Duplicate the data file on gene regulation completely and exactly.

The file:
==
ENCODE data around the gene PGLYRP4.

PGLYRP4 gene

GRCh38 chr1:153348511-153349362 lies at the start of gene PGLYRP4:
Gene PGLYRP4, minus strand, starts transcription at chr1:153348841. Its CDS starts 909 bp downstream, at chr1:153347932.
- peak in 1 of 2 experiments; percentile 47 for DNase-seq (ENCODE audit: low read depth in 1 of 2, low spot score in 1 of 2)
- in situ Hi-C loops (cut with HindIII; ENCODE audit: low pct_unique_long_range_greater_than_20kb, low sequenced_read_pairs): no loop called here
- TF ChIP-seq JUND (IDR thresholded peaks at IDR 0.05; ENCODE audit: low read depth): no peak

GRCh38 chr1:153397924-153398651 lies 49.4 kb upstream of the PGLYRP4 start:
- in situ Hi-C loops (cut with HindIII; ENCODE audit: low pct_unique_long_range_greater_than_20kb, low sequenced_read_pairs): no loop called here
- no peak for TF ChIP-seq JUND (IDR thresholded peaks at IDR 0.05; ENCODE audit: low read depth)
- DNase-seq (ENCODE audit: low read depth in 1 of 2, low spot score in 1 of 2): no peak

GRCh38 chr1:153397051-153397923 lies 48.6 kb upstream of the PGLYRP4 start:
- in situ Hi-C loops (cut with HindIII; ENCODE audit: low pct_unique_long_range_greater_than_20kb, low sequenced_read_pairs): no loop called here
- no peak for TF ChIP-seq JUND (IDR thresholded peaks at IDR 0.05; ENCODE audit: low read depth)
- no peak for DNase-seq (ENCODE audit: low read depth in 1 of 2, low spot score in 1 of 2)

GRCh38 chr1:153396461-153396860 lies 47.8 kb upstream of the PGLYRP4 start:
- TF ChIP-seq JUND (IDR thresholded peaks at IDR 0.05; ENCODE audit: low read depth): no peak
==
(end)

ENCODE data around the gene PGLYRP4.

PGLYRP4 gene

GRCh38 chr1:153348511-153349362 lies at the start of gene PGLYRP4:
Gene PGLYRP4, minus strand, starts transcription at chr1:153348841. Its CDS starts 909 bp downstream, at chr1:153347932.
- peak in 1 of 2 experiments; percentile 47 for DNase-seq (ENCODE audit: low read depth in 1 of 2, low spot score in 1 of 2)
- in situ Hi-C loops (cut with HindIII; ENCODE audit: low pct_unique_long_range_greater_than_20kb, low sequenced_read_pairs): no loop called here
- TF ChIP-seq JUND (IDR thresholded peaks at IDR 0.05; ENCODE audit: low read depth): no peak

GRCh38 chr1:153397924-153398651 lies 49.4 kb upstream of the PGLYRP4 start:
- in situ Hi-C loops (cut with HindIII; ENCODE audit: low pct_unique_long_range_greater_than_20kb, low sequenced_read_pairs): no loop called here
- no peak for TF ChIP-seq JUND (IDR thresholded peaks at IDR 0.05; ENCODE audit: low read depth)
- DNase-seq (ENCODE audit: low read depth in 1 of 2, low spot score in 1 of 2): no peak

GRCh38 chr1:153397051-153397923 lies 48.6 kb upstream of the PGLYRP4 start:
- in situ Hi-C loops (cut with HindIII; ENCODE audit: low pct_unique_long_range_greater_than_20kb, low sequenced_read_pairs): no loop called here
- no peak for TF ChIP-seq JUND (IDR thresholded peaks at IDR 0.05; ENCODE audit: low read depth)
- no peak for DNase-seq (ENCODE audit: low read depth in 1 of 2, low spot score in 1 of 2)

GRCh38 chr1:153396461-153396860 lies 47.8 kb upstream of the PGLYRP4 start:
- TF ChIP-seq JUND (IDR thresholded peaks at IDR 0.05; ENCODE audit: low read depth): no peak